Israel, for its part, is unwilling to meet any Palestinian demands for peace not because they are necessarily unreasonable—though some surely are—but because to do so would mean the disruption of its long-held aim to annex the West Bank. The combined weight of about 575,000 settlers (when we include East Jerusalem), Palestinian weakness, and international distraction and indifference means that subterfuge is no longer necessary.
The only aspect of this sad state of affairs that is truly shocking is the continued American embrace of the two-state solution. Even President Trump, who regards himself as some sort of maverick disruptor of long held shibboleths, has signaled his support for this outcome, although his way of going about it is unconventional. When one inquires in Washington why two states remain U.S. policy, the annoyed response is invariably, “Do you have a better solution?” No, but that does not mean American officials should remain committed to an idea that the parties to the conflict consistently discredit through their own actions and rhetoric.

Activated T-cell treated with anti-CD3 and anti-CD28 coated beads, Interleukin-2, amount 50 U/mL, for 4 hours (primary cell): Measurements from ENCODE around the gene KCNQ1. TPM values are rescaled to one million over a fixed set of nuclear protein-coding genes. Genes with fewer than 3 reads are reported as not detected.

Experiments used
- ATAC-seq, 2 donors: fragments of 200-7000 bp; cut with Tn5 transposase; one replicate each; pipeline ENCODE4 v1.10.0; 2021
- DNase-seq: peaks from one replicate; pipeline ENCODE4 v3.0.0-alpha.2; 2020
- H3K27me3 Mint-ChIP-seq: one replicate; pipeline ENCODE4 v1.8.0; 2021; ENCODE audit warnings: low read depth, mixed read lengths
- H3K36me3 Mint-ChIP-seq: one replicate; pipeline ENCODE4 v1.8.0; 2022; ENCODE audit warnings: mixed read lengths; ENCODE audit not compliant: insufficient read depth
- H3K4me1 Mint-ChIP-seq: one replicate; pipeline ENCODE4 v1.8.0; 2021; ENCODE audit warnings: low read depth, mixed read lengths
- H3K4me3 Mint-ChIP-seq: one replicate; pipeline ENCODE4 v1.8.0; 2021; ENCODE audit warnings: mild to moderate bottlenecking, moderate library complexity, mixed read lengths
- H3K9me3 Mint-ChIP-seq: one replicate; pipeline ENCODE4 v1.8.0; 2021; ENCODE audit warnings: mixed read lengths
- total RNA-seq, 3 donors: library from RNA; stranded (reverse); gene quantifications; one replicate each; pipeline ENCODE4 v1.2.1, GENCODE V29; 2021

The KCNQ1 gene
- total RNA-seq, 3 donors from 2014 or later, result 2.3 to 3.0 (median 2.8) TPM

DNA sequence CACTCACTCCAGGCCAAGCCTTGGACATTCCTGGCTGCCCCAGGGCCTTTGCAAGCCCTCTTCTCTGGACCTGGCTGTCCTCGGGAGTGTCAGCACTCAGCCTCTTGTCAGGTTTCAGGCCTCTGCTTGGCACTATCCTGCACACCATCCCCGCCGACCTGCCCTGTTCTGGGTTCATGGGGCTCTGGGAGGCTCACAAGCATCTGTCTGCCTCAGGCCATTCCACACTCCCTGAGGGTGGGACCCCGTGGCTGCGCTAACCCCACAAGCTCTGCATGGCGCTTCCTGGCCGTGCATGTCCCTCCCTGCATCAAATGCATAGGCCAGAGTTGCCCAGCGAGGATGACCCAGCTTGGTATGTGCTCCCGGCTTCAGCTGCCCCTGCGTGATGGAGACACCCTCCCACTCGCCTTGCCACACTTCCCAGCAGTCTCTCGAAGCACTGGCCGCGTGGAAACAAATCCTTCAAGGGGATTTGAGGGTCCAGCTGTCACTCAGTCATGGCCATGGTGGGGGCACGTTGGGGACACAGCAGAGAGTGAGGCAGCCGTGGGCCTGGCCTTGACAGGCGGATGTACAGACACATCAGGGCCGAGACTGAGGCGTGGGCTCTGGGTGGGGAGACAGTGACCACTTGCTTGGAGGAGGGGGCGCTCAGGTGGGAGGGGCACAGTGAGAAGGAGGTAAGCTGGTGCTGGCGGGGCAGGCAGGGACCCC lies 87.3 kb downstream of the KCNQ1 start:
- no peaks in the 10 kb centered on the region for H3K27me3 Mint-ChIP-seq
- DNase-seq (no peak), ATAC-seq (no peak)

About two decades ago, a bunch of Palestinian teenagers stood by bemused as a group of graying Israeli lefties demonstrated in front of the Damascus Gate in the Old City of Jerusalem, in favor of establishing two capitals—one Israeli, the other Palestinian—in the city. When asked if they thought that there would one day be two capitals, the teenagers laughed and said there would only be one capital in Jerusalem, Israel’s capital. They were hard-bitten and cynical too early for their tender years, but they were correct. There was never a chance that Israelis would agree to share Jerusalem as the capital for two states, because there was never going to be another state.